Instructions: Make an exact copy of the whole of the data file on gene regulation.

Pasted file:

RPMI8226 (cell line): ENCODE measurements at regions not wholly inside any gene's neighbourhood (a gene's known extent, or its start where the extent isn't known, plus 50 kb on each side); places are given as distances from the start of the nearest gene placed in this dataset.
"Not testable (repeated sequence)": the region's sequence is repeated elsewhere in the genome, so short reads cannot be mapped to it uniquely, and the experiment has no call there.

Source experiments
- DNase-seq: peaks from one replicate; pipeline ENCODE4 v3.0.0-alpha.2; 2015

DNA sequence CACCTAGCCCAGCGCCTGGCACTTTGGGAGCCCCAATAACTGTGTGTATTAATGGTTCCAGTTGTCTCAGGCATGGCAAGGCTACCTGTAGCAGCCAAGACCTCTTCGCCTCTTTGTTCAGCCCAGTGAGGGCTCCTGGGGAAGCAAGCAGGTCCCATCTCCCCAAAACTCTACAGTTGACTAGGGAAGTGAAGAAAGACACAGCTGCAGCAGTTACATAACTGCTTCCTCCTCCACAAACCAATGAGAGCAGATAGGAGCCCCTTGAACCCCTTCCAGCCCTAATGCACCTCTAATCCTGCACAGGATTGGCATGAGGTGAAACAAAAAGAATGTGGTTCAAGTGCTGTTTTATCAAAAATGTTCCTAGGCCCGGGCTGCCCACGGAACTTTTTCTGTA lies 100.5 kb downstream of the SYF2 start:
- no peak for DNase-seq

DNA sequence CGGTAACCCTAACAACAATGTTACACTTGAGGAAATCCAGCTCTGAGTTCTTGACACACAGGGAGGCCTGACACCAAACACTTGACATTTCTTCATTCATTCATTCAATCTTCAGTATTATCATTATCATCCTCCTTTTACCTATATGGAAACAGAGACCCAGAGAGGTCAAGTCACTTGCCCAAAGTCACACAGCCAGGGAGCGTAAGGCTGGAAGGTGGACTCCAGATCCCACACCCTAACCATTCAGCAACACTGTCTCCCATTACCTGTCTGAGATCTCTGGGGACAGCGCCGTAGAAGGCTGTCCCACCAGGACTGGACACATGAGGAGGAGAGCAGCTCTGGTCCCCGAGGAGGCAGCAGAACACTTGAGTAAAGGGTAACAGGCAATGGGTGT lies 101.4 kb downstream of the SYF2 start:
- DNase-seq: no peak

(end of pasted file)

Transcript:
RPMI8226 (cell line): ENCODE measurements at regions not wholly inside any gene's neighbourhood (a gene's known extent, or its start where the extent isn't known, plus 50 kb on each side); places are given as distances from the start of the nearest gene placed in this dataset.
"Not testable (repeated sequence)": the region's sequence is repeated elsewhere in the genome, so short reads cannot be mapped to it uniquely, and the experiment has no call there.

Source experiments
- DNase-seq: peaks from one replicate; pipeline ENCODE4 v3.0.0-alpha.2; 2015

DNA sequence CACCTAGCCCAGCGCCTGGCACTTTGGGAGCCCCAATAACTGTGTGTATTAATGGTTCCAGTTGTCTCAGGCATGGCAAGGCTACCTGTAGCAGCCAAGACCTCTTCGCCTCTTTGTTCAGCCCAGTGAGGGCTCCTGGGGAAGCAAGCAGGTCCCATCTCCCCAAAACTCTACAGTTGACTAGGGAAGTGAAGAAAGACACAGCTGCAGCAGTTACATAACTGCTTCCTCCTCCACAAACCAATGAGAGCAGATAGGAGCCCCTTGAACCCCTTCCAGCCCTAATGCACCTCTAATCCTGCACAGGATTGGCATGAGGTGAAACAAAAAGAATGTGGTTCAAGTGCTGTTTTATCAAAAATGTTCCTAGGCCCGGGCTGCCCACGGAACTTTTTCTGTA lies 100.5 kb downstream of the SYF2 start:
- no peak for DNase-seq

DNA sequence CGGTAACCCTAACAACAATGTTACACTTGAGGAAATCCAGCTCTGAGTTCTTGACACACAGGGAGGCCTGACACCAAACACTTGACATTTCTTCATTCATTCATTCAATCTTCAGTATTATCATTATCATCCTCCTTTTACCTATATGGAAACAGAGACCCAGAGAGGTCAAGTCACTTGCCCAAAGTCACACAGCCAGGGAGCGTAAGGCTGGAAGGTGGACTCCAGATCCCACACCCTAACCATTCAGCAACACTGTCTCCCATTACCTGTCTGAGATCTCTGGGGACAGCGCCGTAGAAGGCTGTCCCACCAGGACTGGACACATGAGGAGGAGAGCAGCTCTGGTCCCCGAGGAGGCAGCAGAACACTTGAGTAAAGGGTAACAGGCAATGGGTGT lies 101.4 kb downstream of the SYF2 start:
- DNase-seq: no peak